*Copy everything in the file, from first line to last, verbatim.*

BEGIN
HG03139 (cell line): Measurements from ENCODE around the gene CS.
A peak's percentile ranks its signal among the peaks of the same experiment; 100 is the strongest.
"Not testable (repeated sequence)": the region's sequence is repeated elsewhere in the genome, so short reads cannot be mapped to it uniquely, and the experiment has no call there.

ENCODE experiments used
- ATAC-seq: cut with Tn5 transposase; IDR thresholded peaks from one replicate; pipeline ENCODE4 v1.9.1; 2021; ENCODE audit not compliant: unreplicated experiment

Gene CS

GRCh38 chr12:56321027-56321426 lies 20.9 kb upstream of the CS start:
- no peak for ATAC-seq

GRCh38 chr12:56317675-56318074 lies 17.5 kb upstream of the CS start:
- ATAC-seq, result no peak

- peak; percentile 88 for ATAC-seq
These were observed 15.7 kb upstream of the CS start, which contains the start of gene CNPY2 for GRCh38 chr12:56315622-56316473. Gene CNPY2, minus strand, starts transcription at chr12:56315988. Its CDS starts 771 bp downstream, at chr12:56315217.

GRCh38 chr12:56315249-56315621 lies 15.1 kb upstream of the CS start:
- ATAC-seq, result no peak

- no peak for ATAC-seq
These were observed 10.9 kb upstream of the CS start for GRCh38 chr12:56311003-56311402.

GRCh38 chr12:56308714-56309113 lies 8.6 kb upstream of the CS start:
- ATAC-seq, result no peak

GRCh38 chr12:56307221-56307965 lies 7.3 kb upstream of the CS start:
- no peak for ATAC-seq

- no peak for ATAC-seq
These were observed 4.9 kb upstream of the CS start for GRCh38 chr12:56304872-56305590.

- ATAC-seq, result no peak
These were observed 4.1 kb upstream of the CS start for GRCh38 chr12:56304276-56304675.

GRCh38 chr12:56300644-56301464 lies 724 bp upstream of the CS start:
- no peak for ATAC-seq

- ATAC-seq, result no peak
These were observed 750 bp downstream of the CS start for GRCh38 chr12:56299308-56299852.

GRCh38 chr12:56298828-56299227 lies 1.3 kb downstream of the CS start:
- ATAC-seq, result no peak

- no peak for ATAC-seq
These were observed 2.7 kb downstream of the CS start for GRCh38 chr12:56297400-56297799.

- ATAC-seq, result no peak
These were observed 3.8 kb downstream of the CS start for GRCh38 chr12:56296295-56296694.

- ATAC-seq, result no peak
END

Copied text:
HG03139 (cell line): Measurements from ENCODE around the gene CS.
A peak's percentile ranks its signal among the peaks of the same experiment; 100 is the strongest.
"Not testable (repeated sequence)": the region's sequence is repeated elsewhere in the genome, so short reads cannot be mapped to it uniquely, and the experiment has no call there.

ENCODE experiments used
- ATAC-seq: cut with Tn5 transposase; IDR thresholded peaks from one replicate; pipeline ENCODE4 v1.9.1; 2021; ENCODE audit not compliant: unreplicated experiment

Gene CS

GRCh38 chr12:56321027-56321426 lies 20.9 kb upstream of the CS start:
- no peak for ATAC-seq

GRCh38 chr12:56317675-56318074 lies 17.5 kb upstream of the CS start:
- ATAC-seq, result no peak

- peak; percentile 88 for ATAC-seq
These were observed 15.7 kb upstream of the CS start, which contains the start of gene CNPY2 for GRCh38 chr12:56315622-56316473. Gene CNPY2, minus strand, starts transcription at chr12:56315988. Its CDS starts 771 bp downstream, at chr12:56315217.

GRCh38 chr12:56315249-56315621 lies 15.1 kb upstream of the CS start:
- ATAC-seq, result no peak

- no peak for ATAC-seq
These were observed 10.9 kb upstream of the CS start for GRCh38 chr12:56311003-56311402.

GRCh38 chr12:56308714-56309113 lies 8.6 kb upstream of the CS start:
- ATAC-seq, result no peak

GRCh38 chr12:56307221-56307965 lies 7.3 kb upstream of the CS start:
- no peak for ATAC-seq

- no peak for ATAC-seq
These were observed 4.9 kb upstream of the CS start for GRCh38 chr12:56304872-56305590.

- ATAC-seq, result no peak
These were observed 4.1 kb upstream of the CS start for GRCh38 chr12:56304276-56304675.

GRCh38 chr12:56300644-56301464 lies 724 bp upstream of the CS start:
- no peak for ATAC-seq

- ATAC-seq, result no peak
These were observed 750 bp downstream of the CS start for GRCh38 chr12:56299308-56299852.

GRCh38 chr12:56298828-56299227 lies 1.3 kb downstream of the CS start:
- ATAC-seq, result no peak

- no peak for ATAC-seq
These were observed 2.7 kb downstream of the CS start for GRCh38 chr12:56297400-56297799.

- ATAC-seq, result no peak
These were observed 3.8 kb downstream of the CS start for GRCh38 chr12:56296295-56296694.

- ATAC-seq, result no peak